Last summer, Pope Francis issued a stunning call for global action against ISIS, but stopped short of a demand for war. The pontiff carefully explained that the world needed to “stop the unjust aggressor,” that force might be required to do so, and that the proper venue for such action would be the United Nations. “One single nation cannot judge how he is to be stopped, how an unjust aggressor is to be stopped,” Francis told a plane full of reporters as he left South Korea, but insisted that “it is legitimate to stop the unjust aggressor.”
Yesterday, on the second anniversary of Pope Francis’ election, the Vatican made it much more explicit. The world must come together in force to stop the genocides of ISIS, in what Crux’s John Allen called “an unusually blunt endorsement of military action”:
“We have to stop this kind of genocide,” said Italian Archbishop Silvano Tomasi, the Vatican’s representative in Geneva. “Otherwise we’ll be crying out in the future about why we didn’t so something, why we allowed such a terrible tragedy to happen.”
Tomasi said that any anti-ISIS coalition has to include the Muslim states of the Middle East, and can’t simply be a “Western approach.” He also said it should unfold under the aegis of the United Nations.
The call for force is striking, given that the Vatican traditionally has opposed military interventions in the Middle East, including the two US-led Gulf Wars. It builds, however, on comments from Pope Francis that the use of force is “legitimate … to stop an unjust aggressor.” …
“It will be up the United Nations and its member states, especially the Security Council, to determine the exact form of intervention necessary,” he said, “but some responsibility [to act] is clear.”
In other words, we seem to have moved from what Allen described as a “yellow light” last summer to a very bright, flashing green light. Needless to say, this is not just “unusually blunt,” it’s unusually hawkish for the Vatican, which almost always endorses conciliation and diplomacy over conflict. It’s a measure of just how radically dangerous this situation has become with ISIS, and how much death and destruction has resulted from its rapid expansion.
Speaking of rapid expansion, CIA Director John Brennan says that ISIS is now operating in 90 countries. Ninety:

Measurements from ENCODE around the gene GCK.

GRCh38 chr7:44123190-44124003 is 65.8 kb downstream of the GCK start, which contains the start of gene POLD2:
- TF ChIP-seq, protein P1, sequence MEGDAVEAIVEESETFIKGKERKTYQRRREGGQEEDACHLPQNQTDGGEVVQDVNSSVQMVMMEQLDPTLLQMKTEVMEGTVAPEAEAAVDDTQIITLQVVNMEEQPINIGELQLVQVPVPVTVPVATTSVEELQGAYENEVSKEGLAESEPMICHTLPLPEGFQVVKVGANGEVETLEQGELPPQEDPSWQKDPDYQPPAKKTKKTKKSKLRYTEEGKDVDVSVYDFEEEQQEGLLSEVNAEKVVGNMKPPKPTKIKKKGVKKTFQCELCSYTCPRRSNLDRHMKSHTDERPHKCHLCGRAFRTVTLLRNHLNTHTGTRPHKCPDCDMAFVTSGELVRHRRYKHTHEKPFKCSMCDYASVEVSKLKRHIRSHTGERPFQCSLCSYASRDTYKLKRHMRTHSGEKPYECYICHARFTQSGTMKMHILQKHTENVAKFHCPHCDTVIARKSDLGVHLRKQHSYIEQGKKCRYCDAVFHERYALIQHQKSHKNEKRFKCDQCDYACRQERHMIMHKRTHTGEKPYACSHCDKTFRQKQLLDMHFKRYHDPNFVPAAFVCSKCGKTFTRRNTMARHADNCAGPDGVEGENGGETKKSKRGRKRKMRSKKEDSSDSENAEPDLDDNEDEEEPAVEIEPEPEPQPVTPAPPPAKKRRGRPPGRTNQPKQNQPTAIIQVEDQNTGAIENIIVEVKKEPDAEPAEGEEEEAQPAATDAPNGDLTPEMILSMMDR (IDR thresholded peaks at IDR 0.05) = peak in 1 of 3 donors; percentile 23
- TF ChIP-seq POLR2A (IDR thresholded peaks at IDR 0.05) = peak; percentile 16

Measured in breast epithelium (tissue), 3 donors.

CIA Director John Brennan said Friday that the Islamic State had “snowballed” beyond Iraq and Syria, expanding its presence in more than 90 countries.
Brennan’s statement marks a change from the narrative the Obama administration has been pushing on the success of the fight against ISIS.
“Left unchecked, the group would pose a serious danger not only to Syria and Iraq, but to the wider region and beyond, including the threat of attacks in the homelands of the United States and our partners,” Brennan told the Council on Foreign Relations in New York.
So much for the “we’re degrading ISIS” claims from the White House, eh? At least someone’s talking about this at the UN as a need for emergency action, but …. why is it the Vatican that has to raise the point? George H. W. Bush would have gone to the UN to build the kind of coalition that the Vatican demanded yesterday (and did, in fact, put together such a coalition for an action that St. John Paul II opposed), but so far no Western nation has bothered to make the case for a global military intervention. Allen reports that France will raise the issue at the next UN Security Council meeting in April, but that comes more than a year after ISIS began its sweep across Syria and Iraq, and nearly a year since they began genocidal campaigns against Assyrian Christians and Yazidis, among others.
Of course, the US actually has put together a coalition of Muslim nations to fight ISIS, but so far ineffectively. Barack Obama does not want to put ground troops in Iraq, but neither do his coalition partners, at least not without American participation in ground operations. Instead of going to the UN to bypass Congress on Iran, perhaps Obama would be better advised to go to the UN Security Council to find a more effective strategy than the one being used currently.